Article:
Migraine

By Jiang Liu, Diplomate of Oriental Medicine
AR Licensed Acupuncturist and Herbalist
Acupuncture & Chinese Medicine Clinic
2024 Arkansas Valley Dr., Suite 402
Little Rock, AR 72212

 

Migraine is a common type of chronic headache that may occur with symptoms of nausea, vomiting, diarrhea, facial pallor, cold hands, cold feet, and sensitivity to light and sound. Migraine headaches usually are described as an intense, throbbing or pounding pain that involves one temple. But sometimes the pain may be located in the forehead, around the eye or at the back of the head. The pain can be unilateral or bilateral and usually is aggravated by daily activities such as walking upstairs. Some migraine attacks are preceded by premonitory (warning) symptoms lasting hours to days.

Causes and triggers
The exact cause of migraine headaches is not clearly understood. There are different theories described by the scholars such as depolarization theory (neurological activity is depressed over an area of the cortex of the brain, which results in the release of inflammatory), vascular theory (blood vessels in the brain contract and expand inappropriately), serotonin theory (low serotonin levels in the brain may lead to a process of constriction and dilation of the blood vessels which trigger a migraine), neural theory (certain nerves or an area in the brain stem become irritated, a migraine begins), and unifying theory (both vascular and neural influences cause migraines).

Various factors can trigger migraine in certain people prone to developing migraine. They include 1) Environmental factors: bright lights, loud noises, and certain odors or perfumes; 2) Physiological factors: certain foods (chocolate, cheese, nuts, smoked fish, chicken livers, nitrates-containing food such as bacon, hot dogs and salami, and monosodium glutamate), alcohol, caffeine, cigarette, fasting, emotional or physical stress, sleep disturbances, hormone changes (birth control pills, menstrual cycle fluctuations or menopause), or allergic reactions.

Chinese Medicine
Chinese medicine has been used in the treatment and prevention of migraine for thousand years and it is natural, effective and no side-effects. In the western world, even though OTC medicine and prescription are useful and helpful for the migraine, more and more people suffered from migraine are seeking Chinese medicine for the cure, since migraine is a chronic condition and OTC medicine and prescription often have some side-effects. Multiple clinical studies have been performed and the results show the effectiveness of Chinese medicine on migraine. Since the complexity of Chinese herbal medicine, these clinical studies have mainly focused on acupuncture. The following are some of recent studies on migraine.

The effectiveness of acupuncture for chronic daily headache: an outcomes study (Plank S et al. Military medicine.174(12):1276-81, 2009):With the increased incidence of migraine headaches noted in the military population it becomes imperative to find safe and effective treatment options for soldiers. Acupuncture may be one of those options. This pilot study used a standardized set of well-known acupuncture points over a predetermined time interval on 26 subjects suffering from chronic daily headache, the majority being migraineurs, and found a reduction in the frequency and intensity of their headaches. Headache calendars and validated measurements were compared 12 weeks before and 12 weeks after the acupuncture intervention. Results showed continued improvements 12 weeks after the last treatment. Traditionally, acupuncture treatments are individualized at each visit. However the absence of a standardized treatment regimen obstructs data reproducibility across the discipline. A standardized approach may be useful. Variations of these acupuncture points have been used in recent research studies for migraines and acupuncture for headaches for the past 2,000 years.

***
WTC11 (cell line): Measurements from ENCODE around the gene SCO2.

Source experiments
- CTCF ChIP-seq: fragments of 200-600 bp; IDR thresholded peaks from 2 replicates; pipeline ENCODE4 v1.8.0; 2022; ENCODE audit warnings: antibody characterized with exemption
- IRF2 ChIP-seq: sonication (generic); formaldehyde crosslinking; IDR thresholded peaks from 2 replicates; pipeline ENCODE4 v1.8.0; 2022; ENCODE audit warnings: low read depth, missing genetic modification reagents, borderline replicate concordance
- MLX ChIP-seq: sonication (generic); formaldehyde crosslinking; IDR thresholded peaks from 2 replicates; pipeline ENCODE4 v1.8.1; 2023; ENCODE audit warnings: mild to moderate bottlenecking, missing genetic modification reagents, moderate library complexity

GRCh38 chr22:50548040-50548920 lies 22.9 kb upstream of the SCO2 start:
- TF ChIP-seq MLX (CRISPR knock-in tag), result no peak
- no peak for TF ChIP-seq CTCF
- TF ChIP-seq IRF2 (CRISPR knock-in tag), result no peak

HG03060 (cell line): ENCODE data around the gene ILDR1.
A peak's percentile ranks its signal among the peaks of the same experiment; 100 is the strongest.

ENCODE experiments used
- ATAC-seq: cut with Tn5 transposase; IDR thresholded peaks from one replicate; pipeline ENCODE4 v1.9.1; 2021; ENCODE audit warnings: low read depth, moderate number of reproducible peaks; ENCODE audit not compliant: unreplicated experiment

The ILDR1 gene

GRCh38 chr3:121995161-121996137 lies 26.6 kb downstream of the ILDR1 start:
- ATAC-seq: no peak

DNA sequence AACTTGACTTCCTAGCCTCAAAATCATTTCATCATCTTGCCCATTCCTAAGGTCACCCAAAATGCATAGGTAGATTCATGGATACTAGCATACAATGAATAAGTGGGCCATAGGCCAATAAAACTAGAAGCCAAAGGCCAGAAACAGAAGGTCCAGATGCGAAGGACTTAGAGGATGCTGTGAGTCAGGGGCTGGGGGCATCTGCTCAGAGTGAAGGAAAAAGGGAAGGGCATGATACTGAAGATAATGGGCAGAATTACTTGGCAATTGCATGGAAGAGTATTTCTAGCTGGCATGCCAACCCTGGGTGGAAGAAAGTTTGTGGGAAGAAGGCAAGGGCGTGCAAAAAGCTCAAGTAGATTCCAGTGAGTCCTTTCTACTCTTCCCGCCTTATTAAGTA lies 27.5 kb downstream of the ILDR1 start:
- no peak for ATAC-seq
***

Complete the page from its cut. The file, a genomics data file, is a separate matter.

Acupuncture at points of the liver and gallbladder meridians for treatment of migraine(Zhong GW et al. Zhongguo Zhenjiu. 29(4):259-63, 2009): in a multi-central, randomized and controlled trial, 253 cases of migraine were divided into an acupuncture group and a western medicine group. The acupuncture group was treated with acupuncture at points of The Liver and Gallbladder Channels with Taichong (LR 3), Yang-lingquan (GB 34), Fengchi (GB 20), Ququan (LR 8) selected as main points, and the western medicine group with oral administration of Flunarizine tablets for 4 therapeutic courses. The total therapeutic effects 3 and 6 months after the treatment, the scores of various symptoms of migraine before and after treatment, and the stability of therapeutic effect in one-year following-up survey were observed in the two groups. RESULTS: After treatment, mean times and duration of the headache attack were significantly improved in the two groups (all P < 0.01) with the acupuncture group better than the western medicine group (P < 0.05). The total effective rates for stopping pain after treatment, 3 months and 6 months after treatment in the acupuncture group were 93.0%, 93.0% and 87.7%, respectively, which were better than 85.6%, 86.5% and 69.2% in the western medication group (all P < 0.01). One year later, the stability of the therapeutic effect in the acupuncture group was better than that in the western medicine group (P < 0.05); the adverse reaction and the compliance in the acupuncture group were significantly superior to those in the western medicine group. CONCLUSION: Acupuncture at points of The Liver and Gallbladder Meridians for treatment of migraine is safe, effective, and with stable long-term therapeutic effect.